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Human Rights Council Should Take Action on Egypt, Saudi Arabia, and India

Item 4 General Debate – Oral Intervention

Under President Abdel Fattah al-Sisi’s government, Egyptians continue to face some of the worst human rights abuses in decades. The government’s zero-tolerance policy to peaceful dissent means that civil society organizations are under continuous attack, media is tightly controlled, and peaceful assembly is equated with terrorism and vandalism. In September and October alone, authorities arrested or prosecuted over 4,000 people rounded up in protests or based on abusive, random mobile phone checks in the streets. The campaign against rights activists escalated to include enforced disappearances, torture and physical assault. The Council should take long-overdue collective action to address the human rights crisis in Egypt.

The High Commissioner for Human Rights has filed a petition in the Indian Supreme Court after the Hindu nationalist Bharatiya Janata Party (BJP) government adopted the Citizenship Amendment Act, which for the first time in India makes religion the basis for granting citizenship. The act, coupled with a planned a nationwide citizenship verification process to identify “illegal migrants,” has led to fears that many Indian Muslims will be stripped of their citizenship rights. Hundreds of thousands of Indians have protested peacefully. However, over 80 people have been killed, many of them Muslims targeted by Hindu mobs. The police is accused of failing in their duties and of bias against Muslims and other anti-government protesters. Authorities have cracked down on peaceful critics of the government, but did not intervene against BJP members and supporters who incite violence. Kashmiris continue to face restrictions on internet access while several political leaders remain arbitrarily detained.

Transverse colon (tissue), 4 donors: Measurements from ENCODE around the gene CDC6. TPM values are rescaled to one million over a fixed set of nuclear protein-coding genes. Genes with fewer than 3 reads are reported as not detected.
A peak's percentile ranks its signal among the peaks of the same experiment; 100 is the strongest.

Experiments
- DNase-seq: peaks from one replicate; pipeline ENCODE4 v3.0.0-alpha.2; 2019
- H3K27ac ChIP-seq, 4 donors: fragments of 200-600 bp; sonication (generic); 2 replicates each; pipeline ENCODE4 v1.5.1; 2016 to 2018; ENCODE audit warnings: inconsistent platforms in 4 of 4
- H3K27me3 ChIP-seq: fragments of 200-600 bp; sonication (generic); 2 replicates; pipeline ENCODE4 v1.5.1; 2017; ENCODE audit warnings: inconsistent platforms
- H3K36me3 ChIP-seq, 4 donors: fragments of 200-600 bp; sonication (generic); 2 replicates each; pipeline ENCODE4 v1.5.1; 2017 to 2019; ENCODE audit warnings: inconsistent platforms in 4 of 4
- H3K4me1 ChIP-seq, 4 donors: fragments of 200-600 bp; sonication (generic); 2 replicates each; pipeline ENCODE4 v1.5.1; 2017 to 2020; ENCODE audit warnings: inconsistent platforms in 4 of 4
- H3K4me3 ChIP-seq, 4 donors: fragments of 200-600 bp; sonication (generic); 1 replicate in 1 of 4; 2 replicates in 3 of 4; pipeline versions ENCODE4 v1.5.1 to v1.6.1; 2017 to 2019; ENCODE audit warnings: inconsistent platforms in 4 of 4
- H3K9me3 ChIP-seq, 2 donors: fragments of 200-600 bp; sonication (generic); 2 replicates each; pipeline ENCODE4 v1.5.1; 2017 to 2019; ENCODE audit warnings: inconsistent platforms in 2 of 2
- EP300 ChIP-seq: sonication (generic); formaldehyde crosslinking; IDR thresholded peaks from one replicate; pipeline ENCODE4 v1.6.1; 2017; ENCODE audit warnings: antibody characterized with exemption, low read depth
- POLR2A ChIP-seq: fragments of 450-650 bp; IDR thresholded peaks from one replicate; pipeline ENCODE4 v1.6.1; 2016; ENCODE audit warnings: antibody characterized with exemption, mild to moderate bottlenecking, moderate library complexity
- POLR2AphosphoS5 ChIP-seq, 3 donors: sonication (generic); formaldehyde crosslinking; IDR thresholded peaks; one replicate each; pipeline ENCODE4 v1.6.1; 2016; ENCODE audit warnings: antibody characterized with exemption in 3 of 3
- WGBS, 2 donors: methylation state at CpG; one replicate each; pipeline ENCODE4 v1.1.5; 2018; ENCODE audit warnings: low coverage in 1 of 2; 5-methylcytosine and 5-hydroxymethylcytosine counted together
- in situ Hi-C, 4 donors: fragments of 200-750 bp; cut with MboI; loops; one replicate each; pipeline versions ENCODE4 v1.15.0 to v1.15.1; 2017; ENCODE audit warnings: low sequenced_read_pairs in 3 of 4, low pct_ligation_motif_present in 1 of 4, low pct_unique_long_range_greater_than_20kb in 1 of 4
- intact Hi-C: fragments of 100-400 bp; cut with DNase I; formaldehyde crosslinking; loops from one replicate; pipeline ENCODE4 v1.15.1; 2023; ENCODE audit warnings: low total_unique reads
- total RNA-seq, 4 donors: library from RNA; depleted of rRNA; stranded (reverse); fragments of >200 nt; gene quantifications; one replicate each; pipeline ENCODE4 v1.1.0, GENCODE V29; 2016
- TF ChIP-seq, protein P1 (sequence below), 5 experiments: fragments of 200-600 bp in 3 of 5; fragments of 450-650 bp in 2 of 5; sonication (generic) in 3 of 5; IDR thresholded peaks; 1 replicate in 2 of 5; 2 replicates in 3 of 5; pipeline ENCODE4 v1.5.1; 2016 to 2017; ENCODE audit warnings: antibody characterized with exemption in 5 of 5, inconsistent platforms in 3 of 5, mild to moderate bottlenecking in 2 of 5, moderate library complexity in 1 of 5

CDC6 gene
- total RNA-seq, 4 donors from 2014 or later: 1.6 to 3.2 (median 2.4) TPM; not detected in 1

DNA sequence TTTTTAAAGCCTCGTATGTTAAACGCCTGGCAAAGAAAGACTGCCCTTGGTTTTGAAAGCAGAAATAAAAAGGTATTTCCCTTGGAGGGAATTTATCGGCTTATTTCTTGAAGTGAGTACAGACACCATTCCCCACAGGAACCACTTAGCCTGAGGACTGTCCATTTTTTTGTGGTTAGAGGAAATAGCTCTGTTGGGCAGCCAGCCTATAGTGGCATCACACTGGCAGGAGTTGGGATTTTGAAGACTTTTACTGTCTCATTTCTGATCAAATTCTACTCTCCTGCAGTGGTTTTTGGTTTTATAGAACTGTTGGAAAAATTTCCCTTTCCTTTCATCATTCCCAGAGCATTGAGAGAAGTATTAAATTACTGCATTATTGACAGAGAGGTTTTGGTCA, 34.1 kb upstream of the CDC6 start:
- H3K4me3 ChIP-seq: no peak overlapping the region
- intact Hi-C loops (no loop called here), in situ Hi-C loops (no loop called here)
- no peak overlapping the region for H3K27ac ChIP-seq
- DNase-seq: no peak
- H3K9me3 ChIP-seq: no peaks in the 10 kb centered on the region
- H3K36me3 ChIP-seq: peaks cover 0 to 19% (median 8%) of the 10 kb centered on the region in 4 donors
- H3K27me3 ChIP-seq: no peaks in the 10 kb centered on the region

Saudi Arabia undertook important women’s rights reforms in 2019, but authorities have maintained a sweeping repression campaign against Saudi dissidents and human rights activists. The most recent arrests of a group of writers and activists occurred in November, and five prominent women’s rights advocates remain in detention while facing unfair trials on charges tied to their peaceful advocacy. High-level Saudi officials have faced no meaningful scrutiny or accountability for their suspected roles in the 2018 murder of journalist Jamal Khashoggi or allegations of torture by recent detainees.

We call on the Council to urgently take action to address these serious human rights situations.

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